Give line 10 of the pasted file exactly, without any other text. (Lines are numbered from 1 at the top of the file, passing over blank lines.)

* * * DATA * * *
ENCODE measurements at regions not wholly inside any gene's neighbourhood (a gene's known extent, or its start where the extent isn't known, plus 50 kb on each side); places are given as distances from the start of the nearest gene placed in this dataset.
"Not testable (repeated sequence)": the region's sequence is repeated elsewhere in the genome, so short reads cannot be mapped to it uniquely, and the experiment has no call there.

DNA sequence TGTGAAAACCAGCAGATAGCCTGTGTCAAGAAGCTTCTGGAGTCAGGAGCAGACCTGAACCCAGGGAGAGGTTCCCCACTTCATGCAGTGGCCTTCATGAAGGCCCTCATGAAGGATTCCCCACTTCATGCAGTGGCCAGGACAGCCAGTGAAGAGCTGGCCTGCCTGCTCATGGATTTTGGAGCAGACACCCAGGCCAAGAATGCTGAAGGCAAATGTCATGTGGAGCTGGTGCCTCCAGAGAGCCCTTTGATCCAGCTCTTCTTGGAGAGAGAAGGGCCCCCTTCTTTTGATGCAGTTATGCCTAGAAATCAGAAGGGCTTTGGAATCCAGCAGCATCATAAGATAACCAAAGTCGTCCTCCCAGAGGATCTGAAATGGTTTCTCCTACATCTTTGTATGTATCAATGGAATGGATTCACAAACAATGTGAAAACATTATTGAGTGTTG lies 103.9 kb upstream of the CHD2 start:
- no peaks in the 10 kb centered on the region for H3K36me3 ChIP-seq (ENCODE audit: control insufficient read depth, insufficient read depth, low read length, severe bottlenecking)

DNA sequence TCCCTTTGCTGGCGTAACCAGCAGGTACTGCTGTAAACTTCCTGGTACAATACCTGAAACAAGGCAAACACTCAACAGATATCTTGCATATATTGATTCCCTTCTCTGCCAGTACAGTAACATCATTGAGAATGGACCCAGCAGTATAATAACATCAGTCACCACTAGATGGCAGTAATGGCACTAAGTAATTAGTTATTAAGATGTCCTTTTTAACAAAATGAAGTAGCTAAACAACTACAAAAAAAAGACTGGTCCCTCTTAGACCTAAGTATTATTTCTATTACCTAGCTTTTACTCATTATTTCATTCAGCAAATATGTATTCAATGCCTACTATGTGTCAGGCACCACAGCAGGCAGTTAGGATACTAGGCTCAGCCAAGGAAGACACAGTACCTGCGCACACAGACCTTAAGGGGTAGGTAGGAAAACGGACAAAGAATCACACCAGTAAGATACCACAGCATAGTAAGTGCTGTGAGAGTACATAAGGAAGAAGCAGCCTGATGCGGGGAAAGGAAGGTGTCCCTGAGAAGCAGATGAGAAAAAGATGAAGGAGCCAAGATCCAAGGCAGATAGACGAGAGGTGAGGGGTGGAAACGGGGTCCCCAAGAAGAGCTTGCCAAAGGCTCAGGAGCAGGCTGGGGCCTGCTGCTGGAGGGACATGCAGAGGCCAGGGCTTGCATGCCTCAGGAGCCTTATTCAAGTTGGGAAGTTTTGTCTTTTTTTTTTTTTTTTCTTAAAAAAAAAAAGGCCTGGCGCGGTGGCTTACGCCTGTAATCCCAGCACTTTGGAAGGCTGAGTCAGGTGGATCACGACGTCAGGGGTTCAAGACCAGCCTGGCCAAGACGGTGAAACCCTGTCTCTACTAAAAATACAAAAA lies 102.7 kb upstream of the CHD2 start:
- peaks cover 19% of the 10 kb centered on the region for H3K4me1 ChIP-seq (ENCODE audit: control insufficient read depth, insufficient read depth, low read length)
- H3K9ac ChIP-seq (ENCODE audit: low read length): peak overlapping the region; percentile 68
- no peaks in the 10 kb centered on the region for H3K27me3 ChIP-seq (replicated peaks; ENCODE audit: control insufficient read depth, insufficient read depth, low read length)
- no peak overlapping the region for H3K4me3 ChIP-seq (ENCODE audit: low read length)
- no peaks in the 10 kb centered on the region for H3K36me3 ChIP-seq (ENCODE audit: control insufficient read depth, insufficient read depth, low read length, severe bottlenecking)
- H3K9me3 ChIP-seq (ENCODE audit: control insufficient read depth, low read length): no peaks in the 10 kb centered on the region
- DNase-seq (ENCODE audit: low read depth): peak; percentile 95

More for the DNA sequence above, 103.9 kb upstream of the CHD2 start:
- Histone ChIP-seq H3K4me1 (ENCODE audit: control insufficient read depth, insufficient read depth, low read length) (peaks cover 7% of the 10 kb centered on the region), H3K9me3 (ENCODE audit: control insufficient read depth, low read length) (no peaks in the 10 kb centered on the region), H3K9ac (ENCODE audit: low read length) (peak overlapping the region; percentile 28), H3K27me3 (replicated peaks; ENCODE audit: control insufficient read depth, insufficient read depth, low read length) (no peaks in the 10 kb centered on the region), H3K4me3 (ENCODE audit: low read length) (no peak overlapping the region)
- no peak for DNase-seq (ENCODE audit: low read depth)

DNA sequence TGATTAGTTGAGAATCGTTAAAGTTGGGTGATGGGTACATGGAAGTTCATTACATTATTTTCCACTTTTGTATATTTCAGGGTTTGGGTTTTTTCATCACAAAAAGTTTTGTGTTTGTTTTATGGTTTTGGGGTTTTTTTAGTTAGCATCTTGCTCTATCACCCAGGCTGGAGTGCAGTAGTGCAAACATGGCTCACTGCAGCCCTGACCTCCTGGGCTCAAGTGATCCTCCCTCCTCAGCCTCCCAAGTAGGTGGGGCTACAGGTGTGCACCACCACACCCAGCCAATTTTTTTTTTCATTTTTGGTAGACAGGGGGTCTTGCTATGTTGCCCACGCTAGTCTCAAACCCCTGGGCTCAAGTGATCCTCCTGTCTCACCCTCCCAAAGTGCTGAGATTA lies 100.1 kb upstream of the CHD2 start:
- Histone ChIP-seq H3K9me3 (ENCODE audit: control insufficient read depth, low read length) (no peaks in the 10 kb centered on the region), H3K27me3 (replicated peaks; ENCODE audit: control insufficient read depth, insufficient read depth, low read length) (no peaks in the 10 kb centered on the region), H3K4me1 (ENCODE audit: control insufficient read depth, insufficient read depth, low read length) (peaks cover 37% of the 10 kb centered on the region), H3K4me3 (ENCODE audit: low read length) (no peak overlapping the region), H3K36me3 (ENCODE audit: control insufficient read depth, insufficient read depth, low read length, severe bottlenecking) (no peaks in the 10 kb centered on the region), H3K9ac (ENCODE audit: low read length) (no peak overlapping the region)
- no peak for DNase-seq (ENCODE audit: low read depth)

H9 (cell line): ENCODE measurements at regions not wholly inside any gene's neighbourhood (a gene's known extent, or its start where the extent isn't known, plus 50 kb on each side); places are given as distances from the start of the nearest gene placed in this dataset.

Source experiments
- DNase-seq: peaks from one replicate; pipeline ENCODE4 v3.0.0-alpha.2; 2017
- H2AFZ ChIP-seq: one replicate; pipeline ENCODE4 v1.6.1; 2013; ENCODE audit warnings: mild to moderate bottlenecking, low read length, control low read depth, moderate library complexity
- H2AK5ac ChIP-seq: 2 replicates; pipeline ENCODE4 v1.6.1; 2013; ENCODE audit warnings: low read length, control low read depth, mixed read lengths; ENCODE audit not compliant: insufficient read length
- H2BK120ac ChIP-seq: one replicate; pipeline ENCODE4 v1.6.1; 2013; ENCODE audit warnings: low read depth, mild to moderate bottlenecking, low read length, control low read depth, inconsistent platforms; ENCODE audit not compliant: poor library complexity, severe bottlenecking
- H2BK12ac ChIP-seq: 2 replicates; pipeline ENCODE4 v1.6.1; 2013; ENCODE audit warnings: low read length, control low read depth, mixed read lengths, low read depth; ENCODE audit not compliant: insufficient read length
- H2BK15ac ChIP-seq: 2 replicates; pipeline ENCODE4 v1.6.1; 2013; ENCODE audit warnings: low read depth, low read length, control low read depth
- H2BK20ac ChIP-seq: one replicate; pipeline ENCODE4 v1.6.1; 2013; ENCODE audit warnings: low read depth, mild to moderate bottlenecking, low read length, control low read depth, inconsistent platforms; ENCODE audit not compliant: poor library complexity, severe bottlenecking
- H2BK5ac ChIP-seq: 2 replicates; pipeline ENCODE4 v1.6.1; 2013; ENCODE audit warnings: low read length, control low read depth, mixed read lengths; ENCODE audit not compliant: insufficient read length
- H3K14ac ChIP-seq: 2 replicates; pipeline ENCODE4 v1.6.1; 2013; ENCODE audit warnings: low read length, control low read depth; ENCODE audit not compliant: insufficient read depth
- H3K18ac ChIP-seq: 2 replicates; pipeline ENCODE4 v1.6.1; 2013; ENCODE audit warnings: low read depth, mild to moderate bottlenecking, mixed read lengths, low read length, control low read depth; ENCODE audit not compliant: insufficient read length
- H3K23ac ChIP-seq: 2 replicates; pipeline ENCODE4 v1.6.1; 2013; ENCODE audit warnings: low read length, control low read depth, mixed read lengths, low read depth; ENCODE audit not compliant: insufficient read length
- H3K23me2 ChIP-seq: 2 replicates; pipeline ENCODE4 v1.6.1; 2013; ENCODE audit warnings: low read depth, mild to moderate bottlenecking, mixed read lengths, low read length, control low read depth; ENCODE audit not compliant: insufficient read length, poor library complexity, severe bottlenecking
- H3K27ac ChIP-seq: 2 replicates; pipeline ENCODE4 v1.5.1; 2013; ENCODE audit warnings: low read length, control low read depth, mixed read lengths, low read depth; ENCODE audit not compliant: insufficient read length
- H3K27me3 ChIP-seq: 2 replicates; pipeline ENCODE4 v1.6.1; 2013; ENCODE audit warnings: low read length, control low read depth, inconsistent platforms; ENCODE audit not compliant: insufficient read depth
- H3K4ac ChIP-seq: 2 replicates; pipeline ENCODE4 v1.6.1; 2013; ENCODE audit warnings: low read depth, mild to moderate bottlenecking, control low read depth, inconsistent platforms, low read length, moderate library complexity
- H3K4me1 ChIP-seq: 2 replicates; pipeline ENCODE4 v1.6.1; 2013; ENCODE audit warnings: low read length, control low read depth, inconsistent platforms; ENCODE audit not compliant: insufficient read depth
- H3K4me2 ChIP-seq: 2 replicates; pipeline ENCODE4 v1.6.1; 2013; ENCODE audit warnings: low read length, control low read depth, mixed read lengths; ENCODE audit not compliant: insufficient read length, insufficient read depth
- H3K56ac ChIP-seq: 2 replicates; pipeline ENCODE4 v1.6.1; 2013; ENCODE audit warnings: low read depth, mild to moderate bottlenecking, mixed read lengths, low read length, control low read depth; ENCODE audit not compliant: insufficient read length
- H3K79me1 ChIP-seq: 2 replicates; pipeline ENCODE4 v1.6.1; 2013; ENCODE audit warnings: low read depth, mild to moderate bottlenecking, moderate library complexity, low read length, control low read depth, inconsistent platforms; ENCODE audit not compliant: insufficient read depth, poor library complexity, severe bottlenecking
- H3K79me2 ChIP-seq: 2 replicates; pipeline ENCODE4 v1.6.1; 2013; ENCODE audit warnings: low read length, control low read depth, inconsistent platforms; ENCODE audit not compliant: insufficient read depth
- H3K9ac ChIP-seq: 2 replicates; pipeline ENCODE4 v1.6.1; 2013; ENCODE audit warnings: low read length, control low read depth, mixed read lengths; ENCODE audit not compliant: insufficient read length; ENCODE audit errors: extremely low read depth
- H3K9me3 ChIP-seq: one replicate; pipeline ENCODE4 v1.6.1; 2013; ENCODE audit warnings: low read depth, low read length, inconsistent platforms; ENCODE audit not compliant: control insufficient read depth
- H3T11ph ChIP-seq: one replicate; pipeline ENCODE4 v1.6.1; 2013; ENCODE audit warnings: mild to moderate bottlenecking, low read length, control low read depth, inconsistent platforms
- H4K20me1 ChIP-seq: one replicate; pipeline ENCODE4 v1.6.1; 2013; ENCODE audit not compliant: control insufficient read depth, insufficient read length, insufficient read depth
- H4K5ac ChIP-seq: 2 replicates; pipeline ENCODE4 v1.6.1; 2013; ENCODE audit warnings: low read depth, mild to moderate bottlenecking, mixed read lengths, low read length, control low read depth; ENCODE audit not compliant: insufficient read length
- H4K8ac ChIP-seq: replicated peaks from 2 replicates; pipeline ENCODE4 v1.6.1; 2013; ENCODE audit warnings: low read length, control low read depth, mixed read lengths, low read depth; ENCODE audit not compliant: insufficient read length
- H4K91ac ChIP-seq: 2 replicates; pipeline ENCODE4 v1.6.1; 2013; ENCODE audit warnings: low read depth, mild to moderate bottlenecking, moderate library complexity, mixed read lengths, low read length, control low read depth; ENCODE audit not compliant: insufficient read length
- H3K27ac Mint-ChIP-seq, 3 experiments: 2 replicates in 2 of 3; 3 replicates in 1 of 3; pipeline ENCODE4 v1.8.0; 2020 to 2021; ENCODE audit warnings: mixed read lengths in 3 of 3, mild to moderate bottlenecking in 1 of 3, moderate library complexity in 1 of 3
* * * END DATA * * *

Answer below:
- no peaks in the 10 kb centered on the region for H3K36me3 ChIP-seq (ENCODE audit: control insufficient read depth, insufficient read depth, low read length, severe bottlenecking)